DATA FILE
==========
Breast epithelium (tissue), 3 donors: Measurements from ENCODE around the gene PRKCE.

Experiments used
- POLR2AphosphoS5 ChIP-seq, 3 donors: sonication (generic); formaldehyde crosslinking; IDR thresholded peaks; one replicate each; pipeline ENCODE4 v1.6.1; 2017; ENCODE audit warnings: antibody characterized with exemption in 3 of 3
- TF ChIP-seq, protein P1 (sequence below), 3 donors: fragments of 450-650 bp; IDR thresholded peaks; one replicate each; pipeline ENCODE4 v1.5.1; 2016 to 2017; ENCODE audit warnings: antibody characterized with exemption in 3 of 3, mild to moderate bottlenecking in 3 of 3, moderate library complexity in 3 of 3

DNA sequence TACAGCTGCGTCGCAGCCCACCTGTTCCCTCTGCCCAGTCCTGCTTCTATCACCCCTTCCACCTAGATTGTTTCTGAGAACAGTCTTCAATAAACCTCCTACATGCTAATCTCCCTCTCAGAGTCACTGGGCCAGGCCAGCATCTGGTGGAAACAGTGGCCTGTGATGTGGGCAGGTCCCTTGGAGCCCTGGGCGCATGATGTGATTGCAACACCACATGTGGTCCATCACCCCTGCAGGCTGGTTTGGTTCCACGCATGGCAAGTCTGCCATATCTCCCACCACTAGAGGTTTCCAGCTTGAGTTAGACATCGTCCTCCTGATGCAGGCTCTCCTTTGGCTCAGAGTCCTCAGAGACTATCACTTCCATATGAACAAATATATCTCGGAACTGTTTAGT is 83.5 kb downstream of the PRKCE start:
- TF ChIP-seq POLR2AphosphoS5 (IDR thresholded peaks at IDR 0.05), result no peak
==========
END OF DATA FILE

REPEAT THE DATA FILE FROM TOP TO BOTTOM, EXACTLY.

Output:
Breast epithelium (tissue), 3 donors: Measurements from ENCODE around the gene PRKCE.

Experiments used
- POLR2AphosphoS5 ChIP-seq, 3 donors: sonication (generic); formaldehyde crosslinking; IDR thresholded peaks; one replicate each; pipeline ENCODE4 v1.6.1; 2017; ENCODE audit warnings: antibody characterized with exemption in 3 of 3
- TF ChIP-seq, protein P1 (sequence below), 3 donors: fragments of 450-650 bp; IDR thresholded peaks; one replicate each; pipeline ENCODE4 v1.5.1; 2016 to 2017; ENCODE audit warnings: antibody characterized with exemption in 3 of 3, mild to moderate bottlenecking in 3 of 3, moderate library complexity in 3 of 3

DNA sequence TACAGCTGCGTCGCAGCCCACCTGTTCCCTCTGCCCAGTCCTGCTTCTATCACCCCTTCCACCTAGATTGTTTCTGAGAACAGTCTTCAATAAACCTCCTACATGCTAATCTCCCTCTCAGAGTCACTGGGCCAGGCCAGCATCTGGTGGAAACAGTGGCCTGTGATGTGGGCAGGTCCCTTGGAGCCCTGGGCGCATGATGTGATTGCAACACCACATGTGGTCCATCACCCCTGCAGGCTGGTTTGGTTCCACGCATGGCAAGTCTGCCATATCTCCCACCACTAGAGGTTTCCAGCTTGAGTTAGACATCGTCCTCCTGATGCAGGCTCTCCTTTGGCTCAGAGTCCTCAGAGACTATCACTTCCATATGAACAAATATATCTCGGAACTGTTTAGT is 83.5 kb downstream of the PRKCE start:
- TF ChIP-seq POLR2AphosphoS5 (IDR thresholded peaks at IDR 0.05), result no peak